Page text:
Something changed that day. Curt left me alone for the rest of the year, and Scott Hathaway apologized for yelling at me. He said he was sorry for calling me “slick”. He hadn’t realized it was hurtful. He even admitted that it was his fault for bringing his painting near the sink. Something inside me changed that day, too. I still got more chances to play “the new kid”, and kids still tried to pick on me. But their words carried no weight; they didn’t cause me the same pain. Anyone who shoved me got shoved right back. I wasn’t going to be anybody’s target anymore. It would be years before I would meet another Derek Steele, and making friends still didn’t come easy, but I would never again suffer at the hands of another Curt Campbell.
Today, I am a father two school aged boys and bullying is a regular topic at our house. My personal experience with bullies has, without a doubt, affected my view of it as a parent. My wife and I try very hard to give our boys the tools to deal with witnessing bullying as well as the distinct possibility of being bullied. I think the reality is that there are most likely always going to be bullies and always going be those who present as a desirable target for them, it is up to us parents, teachers, society in general to shed light on it when it happens and to stop it from being acceptable through our indifference. My struggles have made it so that there is a scared little boy inside of me who just screams at the injustice when I see it and I can no longer just pass it by. I want for everyone to have a little of that anger and feel just as keenly as I do the injustice, in the hopes that the bullies are the ones who are afraid and maybe just maybe in someone’s lifetime a Bully will be a thing that used to be.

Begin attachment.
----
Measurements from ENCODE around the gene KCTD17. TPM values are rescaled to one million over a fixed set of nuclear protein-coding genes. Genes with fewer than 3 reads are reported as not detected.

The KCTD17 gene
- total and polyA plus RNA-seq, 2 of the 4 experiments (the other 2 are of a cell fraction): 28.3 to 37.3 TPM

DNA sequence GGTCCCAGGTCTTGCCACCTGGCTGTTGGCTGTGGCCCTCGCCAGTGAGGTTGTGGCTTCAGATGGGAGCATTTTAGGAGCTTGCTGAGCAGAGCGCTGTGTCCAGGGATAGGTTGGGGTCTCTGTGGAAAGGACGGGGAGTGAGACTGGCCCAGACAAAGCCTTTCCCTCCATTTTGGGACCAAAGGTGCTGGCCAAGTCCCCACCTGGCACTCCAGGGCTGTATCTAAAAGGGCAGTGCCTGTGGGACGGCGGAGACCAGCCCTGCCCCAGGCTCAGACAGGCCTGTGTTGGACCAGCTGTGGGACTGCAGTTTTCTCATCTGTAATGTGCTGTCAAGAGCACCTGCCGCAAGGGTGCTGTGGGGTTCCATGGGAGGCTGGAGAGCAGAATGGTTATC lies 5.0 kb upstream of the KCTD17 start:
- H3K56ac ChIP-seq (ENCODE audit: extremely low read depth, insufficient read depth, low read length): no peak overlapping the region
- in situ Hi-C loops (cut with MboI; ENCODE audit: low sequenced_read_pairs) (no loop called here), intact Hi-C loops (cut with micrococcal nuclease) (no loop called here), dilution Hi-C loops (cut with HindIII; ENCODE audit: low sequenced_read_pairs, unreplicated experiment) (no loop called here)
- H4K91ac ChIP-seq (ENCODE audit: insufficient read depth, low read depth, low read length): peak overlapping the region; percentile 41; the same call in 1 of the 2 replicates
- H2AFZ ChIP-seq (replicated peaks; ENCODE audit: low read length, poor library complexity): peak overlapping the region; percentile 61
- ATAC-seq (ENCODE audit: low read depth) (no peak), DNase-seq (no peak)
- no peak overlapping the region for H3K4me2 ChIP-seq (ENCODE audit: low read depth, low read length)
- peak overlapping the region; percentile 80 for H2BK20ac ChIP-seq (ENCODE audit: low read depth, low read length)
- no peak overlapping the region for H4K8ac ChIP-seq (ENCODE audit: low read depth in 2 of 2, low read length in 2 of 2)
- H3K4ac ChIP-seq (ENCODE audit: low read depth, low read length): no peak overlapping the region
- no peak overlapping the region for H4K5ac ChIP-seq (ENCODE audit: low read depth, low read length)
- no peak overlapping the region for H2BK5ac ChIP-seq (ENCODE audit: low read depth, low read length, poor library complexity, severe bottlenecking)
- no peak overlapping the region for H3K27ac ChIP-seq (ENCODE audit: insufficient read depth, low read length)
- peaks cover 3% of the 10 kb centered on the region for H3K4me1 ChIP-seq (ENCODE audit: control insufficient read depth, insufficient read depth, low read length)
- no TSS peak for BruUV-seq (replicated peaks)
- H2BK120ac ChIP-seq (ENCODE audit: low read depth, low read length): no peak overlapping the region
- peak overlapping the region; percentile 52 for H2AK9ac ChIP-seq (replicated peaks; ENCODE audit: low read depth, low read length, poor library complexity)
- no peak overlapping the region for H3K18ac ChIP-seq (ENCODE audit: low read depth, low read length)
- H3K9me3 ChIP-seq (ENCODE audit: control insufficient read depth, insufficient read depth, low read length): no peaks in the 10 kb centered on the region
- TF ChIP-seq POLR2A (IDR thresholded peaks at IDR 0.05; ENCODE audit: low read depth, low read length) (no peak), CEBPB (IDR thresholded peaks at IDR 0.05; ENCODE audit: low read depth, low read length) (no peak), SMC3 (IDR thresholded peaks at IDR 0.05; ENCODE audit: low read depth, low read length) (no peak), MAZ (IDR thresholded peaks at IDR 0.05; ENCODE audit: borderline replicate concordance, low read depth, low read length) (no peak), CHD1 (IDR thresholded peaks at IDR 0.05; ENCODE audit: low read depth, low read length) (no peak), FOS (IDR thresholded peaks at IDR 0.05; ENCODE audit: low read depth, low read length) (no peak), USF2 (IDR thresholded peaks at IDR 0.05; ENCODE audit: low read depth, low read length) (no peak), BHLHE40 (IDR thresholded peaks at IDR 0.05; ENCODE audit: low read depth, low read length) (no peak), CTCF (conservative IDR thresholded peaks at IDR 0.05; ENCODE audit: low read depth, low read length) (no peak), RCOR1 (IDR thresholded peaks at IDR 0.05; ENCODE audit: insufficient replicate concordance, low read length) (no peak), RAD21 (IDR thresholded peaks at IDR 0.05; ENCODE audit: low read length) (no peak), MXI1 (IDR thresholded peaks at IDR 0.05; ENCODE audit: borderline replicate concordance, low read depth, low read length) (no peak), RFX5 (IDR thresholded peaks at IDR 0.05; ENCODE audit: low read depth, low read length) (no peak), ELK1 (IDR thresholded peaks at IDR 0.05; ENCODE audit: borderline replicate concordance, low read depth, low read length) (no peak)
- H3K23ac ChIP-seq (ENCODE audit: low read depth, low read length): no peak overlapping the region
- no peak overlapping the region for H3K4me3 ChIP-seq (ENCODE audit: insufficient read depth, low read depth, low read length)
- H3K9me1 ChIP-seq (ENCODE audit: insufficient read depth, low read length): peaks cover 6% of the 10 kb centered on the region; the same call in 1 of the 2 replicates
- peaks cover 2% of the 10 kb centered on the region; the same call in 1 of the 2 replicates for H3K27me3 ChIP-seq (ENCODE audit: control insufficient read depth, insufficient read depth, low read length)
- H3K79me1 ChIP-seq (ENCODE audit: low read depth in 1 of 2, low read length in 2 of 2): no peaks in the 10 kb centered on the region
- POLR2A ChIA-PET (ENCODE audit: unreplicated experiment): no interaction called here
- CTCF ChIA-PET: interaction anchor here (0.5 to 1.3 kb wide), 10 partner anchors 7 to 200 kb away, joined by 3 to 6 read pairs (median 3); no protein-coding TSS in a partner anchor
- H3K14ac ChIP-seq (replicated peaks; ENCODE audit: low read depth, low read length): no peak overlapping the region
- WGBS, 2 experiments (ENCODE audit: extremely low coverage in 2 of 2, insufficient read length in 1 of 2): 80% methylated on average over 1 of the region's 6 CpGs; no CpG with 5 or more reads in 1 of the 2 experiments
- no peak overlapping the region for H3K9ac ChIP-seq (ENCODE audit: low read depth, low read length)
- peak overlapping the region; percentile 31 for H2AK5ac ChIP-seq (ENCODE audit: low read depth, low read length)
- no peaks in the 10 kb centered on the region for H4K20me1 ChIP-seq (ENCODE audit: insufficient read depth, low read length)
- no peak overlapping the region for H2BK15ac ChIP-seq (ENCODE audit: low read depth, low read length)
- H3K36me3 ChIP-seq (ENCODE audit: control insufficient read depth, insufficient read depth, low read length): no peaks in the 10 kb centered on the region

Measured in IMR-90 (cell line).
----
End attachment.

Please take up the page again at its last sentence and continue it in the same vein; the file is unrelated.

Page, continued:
By: Kyle Burditt
Kyle is a 42 year old devoted husband and father currently residing in small town Vermont. He doesn’t have a lot of spare time to devote to a blog, but look for his work of fiction “The Rift Walker” on a bookshelf near you soon(ish)!